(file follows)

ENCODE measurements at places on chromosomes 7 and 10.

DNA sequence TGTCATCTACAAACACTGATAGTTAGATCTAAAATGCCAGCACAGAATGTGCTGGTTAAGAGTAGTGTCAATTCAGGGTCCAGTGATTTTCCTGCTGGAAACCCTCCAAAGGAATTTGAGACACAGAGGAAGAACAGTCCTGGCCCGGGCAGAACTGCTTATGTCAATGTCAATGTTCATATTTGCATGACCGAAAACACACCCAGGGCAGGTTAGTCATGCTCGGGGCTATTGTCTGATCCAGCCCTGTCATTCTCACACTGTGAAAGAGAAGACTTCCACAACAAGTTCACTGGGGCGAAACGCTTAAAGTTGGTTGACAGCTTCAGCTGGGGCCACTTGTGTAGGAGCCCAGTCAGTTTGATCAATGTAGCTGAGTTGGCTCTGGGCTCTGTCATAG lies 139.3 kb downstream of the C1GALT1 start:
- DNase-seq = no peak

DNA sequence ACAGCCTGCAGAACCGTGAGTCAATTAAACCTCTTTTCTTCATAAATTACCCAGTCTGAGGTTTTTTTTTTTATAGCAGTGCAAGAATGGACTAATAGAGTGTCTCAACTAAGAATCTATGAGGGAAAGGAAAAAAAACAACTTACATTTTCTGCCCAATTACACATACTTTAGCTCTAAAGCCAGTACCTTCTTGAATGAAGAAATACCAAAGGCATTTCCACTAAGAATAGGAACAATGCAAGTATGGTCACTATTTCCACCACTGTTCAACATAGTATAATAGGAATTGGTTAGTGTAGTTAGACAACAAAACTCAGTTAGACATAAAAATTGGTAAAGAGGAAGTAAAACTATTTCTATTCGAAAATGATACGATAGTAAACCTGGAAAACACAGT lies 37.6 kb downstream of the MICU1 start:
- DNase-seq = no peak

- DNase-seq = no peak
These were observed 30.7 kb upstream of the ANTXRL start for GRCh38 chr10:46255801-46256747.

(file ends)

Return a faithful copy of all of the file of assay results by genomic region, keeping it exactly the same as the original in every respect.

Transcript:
ENCODE measurements at places on chromosomes 7 and 10.

DNA sequence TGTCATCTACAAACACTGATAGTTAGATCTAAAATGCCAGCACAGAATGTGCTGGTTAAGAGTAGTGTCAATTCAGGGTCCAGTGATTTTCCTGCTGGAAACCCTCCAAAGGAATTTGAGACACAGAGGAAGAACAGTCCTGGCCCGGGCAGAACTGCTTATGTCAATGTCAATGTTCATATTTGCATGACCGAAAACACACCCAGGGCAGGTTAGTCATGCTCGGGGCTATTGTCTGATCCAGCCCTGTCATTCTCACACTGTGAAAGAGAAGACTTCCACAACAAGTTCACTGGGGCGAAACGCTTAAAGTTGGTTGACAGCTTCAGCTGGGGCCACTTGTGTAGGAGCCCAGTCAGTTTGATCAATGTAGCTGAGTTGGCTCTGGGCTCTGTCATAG lies 139.3 kb downstream of the C1GALT1 start:
- DNase-seq = no peak

DNA sequence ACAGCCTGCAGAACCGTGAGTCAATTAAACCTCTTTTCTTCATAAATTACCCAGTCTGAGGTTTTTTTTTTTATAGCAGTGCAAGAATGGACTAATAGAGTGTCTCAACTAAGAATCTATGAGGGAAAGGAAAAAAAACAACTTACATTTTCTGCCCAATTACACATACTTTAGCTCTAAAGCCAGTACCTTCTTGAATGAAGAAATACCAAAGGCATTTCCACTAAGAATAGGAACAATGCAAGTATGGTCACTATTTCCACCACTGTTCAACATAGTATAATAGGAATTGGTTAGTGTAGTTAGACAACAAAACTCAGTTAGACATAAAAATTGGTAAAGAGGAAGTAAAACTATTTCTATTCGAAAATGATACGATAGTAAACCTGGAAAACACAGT lies 37.6 kb downstream of the MICU1 start:
- DNase-seq = no peak

- DNase-seq = no peak
These were observed 30.7 kb upstream of the ANTXRL start for GRCh38 chr10:46255801-46256747.